Trial starts for Maryland doctors accused of leaking medical records to Russia
Baltimore Sun May 24, 2023
BALTIMORE (Tribune News Service) — An email from a Johns Hopkins physician reached the Russian Embassy on March 1, 2022, five days after Russia invaded Ukraine, sparking a deadly war that has now spanned more than a year.
“My husband and I are both doctors. I’m an anesthesiologist, he works in intensive care,” Dr. Anna Gabrielian wrote in Russian, her first language, and referring to her spouse, Dr. Jamie Lee Henry. “We are ready to help if there is a need for that. We are for life, and do not want to cut Russia off from the international community.”
According to federal prosecutors, that email is evidence of the couple’s plot to assist an American adversary by abusing their positions as medical professionals. It spawned a monthslong investigation featuring an undercover FBI agent posing as a Russian government official. The agent met with Gabrielian and Henry, separately and together, recording their conversations covertly, eventually leading to an indictment charging the couple with conspiracy and disclosing identifiable health information.
But attorneys for the couple contend Gabrielian’s email underscores the doctors’ actual intent: to help preserve lives, regardless of nationality, at the beginning of a violent conflict. That matters, the defense lawyers say, because the government has to prove they communicated with someone they believed to be a Russian official for personal gain or with malicious intentions.
Gabrielian and Henry’s trial began in earnest Tuesday in the U.S. District Court in Baltimore, with prosecutors and defense attorneys previewing the evidence in the case. The attorneys on Monday selected a jury for the trial, which is scheduled for more than a week.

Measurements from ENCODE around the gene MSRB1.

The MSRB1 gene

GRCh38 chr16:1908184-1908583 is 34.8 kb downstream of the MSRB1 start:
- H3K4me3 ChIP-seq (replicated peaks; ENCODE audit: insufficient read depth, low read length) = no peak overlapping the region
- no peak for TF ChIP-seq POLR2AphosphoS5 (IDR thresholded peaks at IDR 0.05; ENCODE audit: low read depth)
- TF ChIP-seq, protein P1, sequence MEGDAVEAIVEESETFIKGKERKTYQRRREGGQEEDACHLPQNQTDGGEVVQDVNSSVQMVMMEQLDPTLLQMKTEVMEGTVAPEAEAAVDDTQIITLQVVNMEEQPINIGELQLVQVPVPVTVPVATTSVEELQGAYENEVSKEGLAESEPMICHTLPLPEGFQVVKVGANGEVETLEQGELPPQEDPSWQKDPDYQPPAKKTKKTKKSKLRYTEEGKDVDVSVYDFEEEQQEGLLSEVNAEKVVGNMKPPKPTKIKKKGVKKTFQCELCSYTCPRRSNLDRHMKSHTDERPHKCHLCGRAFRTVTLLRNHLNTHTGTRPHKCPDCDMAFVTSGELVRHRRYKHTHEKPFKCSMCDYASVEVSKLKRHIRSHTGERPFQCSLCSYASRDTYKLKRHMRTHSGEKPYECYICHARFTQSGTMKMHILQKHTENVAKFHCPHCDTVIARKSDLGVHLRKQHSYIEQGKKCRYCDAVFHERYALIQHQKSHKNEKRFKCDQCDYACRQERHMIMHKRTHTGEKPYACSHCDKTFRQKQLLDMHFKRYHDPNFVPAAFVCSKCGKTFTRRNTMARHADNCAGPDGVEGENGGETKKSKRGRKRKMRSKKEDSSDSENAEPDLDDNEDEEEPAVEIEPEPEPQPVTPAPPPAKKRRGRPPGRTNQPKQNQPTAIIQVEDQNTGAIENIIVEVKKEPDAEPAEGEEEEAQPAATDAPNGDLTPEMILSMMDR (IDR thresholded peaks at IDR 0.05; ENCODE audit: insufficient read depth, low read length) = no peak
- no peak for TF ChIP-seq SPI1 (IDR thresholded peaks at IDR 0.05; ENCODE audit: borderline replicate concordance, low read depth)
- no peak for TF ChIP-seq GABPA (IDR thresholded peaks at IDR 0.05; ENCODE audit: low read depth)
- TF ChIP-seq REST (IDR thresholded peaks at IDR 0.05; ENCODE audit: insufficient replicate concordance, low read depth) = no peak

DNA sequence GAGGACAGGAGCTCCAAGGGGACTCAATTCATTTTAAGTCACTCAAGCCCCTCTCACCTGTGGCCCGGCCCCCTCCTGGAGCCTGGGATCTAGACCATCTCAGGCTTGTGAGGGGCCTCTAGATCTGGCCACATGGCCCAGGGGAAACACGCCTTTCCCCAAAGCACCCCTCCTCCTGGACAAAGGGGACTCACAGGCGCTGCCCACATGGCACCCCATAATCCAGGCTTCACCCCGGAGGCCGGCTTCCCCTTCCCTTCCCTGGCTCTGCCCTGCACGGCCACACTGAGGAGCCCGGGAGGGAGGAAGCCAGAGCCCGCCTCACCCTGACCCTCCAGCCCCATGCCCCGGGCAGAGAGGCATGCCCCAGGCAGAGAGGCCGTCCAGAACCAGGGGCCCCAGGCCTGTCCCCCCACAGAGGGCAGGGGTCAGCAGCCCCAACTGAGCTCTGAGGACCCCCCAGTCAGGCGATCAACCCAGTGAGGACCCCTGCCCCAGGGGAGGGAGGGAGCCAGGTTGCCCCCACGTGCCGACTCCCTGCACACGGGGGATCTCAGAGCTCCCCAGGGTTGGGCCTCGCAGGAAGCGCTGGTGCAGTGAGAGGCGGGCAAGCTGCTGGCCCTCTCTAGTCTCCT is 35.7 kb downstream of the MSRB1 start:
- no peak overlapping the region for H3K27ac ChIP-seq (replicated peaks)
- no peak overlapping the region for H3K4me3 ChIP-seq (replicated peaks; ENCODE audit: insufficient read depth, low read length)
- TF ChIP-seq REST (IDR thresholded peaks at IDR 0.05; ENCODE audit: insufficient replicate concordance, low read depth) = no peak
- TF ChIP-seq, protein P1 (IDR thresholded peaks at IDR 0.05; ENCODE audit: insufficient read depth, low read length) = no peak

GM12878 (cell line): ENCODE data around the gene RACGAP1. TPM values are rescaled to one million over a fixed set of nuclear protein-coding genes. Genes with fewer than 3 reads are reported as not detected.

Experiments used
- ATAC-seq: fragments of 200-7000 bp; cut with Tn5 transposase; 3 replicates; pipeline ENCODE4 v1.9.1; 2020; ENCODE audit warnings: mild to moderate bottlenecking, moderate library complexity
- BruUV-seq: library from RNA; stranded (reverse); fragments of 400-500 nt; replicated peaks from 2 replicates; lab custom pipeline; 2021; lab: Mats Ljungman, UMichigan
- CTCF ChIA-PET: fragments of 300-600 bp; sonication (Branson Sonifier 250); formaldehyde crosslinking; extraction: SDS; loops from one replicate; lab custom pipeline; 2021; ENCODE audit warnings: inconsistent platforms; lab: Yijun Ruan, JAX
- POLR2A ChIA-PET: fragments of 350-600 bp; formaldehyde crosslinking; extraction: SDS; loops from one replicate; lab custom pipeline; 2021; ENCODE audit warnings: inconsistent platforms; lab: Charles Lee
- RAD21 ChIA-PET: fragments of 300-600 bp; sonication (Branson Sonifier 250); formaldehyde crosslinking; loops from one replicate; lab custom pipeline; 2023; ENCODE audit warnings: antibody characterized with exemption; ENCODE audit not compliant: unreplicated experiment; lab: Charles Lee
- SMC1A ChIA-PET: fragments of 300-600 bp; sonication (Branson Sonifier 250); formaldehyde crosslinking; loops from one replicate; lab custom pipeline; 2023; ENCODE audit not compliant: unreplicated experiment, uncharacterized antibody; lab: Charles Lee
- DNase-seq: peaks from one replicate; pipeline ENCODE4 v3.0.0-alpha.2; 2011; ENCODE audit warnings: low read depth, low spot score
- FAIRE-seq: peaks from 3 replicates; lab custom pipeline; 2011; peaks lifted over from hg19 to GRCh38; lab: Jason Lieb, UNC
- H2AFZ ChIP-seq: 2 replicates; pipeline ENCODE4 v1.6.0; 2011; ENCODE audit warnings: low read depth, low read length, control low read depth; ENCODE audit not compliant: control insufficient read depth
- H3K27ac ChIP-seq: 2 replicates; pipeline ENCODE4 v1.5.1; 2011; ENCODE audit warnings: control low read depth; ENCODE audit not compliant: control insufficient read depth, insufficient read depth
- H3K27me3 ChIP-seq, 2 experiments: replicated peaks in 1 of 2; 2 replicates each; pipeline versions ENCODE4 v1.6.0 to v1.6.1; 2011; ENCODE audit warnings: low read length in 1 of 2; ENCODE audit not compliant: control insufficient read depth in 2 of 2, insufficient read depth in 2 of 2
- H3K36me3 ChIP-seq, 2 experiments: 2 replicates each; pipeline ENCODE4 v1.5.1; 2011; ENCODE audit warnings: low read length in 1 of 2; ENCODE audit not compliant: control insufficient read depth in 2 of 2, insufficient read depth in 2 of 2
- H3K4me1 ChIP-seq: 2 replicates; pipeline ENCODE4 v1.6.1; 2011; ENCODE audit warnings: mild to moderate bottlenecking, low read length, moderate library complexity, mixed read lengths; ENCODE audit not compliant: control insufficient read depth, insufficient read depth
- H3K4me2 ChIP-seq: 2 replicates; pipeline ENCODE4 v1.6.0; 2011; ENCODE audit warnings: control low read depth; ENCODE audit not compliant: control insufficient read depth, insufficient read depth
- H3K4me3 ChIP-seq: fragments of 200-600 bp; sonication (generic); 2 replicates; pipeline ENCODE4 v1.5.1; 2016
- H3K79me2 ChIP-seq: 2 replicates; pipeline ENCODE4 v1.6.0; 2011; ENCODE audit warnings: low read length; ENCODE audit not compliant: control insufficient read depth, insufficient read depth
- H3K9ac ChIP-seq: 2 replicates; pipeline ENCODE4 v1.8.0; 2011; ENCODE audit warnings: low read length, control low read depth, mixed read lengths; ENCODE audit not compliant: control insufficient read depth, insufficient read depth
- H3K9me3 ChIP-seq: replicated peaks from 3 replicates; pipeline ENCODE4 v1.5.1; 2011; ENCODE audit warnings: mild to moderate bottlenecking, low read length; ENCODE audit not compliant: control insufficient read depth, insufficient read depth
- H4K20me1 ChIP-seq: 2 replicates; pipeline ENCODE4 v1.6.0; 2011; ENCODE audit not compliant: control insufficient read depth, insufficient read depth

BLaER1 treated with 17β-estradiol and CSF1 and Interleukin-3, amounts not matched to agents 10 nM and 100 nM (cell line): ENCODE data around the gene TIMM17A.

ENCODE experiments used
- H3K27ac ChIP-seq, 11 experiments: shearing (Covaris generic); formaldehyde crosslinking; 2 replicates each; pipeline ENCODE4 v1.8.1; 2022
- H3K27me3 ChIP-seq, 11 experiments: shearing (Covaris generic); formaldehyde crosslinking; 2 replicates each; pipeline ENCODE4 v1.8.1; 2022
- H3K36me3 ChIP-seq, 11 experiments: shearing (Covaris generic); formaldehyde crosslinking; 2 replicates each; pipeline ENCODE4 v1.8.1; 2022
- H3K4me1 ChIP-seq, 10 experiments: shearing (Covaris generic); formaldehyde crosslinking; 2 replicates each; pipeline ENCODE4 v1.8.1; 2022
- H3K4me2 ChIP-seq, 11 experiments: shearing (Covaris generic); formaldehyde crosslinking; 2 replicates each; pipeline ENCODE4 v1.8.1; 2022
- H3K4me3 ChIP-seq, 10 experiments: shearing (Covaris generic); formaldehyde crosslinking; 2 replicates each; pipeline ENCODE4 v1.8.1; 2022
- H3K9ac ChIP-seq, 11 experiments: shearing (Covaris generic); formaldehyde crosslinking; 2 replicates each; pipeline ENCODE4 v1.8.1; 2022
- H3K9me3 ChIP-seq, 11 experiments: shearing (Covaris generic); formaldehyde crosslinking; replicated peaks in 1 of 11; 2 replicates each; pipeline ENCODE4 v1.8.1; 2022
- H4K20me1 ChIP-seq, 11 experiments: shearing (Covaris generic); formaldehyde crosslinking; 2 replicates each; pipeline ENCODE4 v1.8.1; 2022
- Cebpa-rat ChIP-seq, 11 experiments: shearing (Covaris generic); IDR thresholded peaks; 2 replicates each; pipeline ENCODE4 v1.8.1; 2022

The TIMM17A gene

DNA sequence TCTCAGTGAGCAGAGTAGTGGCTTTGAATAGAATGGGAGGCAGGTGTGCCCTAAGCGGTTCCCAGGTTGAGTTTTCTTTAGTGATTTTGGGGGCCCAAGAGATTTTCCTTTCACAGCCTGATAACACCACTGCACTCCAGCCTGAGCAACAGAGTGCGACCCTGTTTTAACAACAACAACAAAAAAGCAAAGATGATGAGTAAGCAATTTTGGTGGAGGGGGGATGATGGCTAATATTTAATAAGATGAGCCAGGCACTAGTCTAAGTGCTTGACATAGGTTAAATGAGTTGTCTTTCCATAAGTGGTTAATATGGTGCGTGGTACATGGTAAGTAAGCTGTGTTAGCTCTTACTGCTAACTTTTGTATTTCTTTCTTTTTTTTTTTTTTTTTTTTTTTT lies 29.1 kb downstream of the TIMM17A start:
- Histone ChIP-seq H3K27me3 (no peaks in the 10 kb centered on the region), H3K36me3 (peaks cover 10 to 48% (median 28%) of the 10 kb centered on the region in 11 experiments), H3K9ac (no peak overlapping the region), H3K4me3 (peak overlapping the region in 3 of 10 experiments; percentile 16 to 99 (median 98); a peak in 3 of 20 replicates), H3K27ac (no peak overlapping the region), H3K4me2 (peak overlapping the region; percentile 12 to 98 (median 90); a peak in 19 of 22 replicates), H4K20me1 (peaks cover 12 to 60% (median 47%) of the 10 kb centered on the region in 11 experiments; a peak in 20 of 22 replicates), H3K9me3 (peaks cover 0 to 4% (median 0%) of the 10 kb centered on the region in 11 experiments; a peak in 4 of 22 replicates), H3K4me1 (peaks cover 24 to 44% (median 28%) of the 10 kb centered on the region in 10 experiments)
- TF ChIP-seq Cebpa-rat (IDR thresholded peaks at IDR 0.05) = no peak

The government’s first witness, an undercover FBI agent who met with Gabrielian and Henry, began testifying Tuesday afternoon. She testified in “light disguise” and her undercover name, Lena Simon. For the duration of the agent’s testimony, the courtroom will be physically closed to everyone but attorneys in the case, court personnel and the jury. An audio feed of the agent’s testimony was broadcast into another courtroom for others to listen.
Aaron Zelinsky, deputy chief of the Maryland U.S. Attorney’s Office’s National Security and Cybercrime Section, said during opening arguments that prosecutors will play the approximately five hours of video of her meetings with Gabrielian and Henry, captured by the undercover agent’s discreet camera. They began playing the footage during the agent’s testimony.
The undercover agent first approached Gabrielian early the morning of Aug. 17, 2022, outside a garage at Johns Hopkins Hospital, catching the doctor by surprise.
“Anna. Anna Andreyevna,” the agent called out, referring to Gabrielian by her middle name, according to Russian tradition. Gabrielian, who was born in Russia and came to America with her family around age 10, spoke to the agent in Russian. Prosecutors worked with defense attorneys to produce an agreed-upon translated transcript of their conversations, and Gabrielian’s email to the embassy, which was in Russian. Footage played in court also featured English subtitles.
“How did you —” Gabrielian began to question the agent, as she did not include her middle name in her email to the embassy, or in a subsequent call.
“I was given your information, sort of,” the agent said.
The two agreed to meet again later, in the lobby of the agent’s hotel in Baltimore.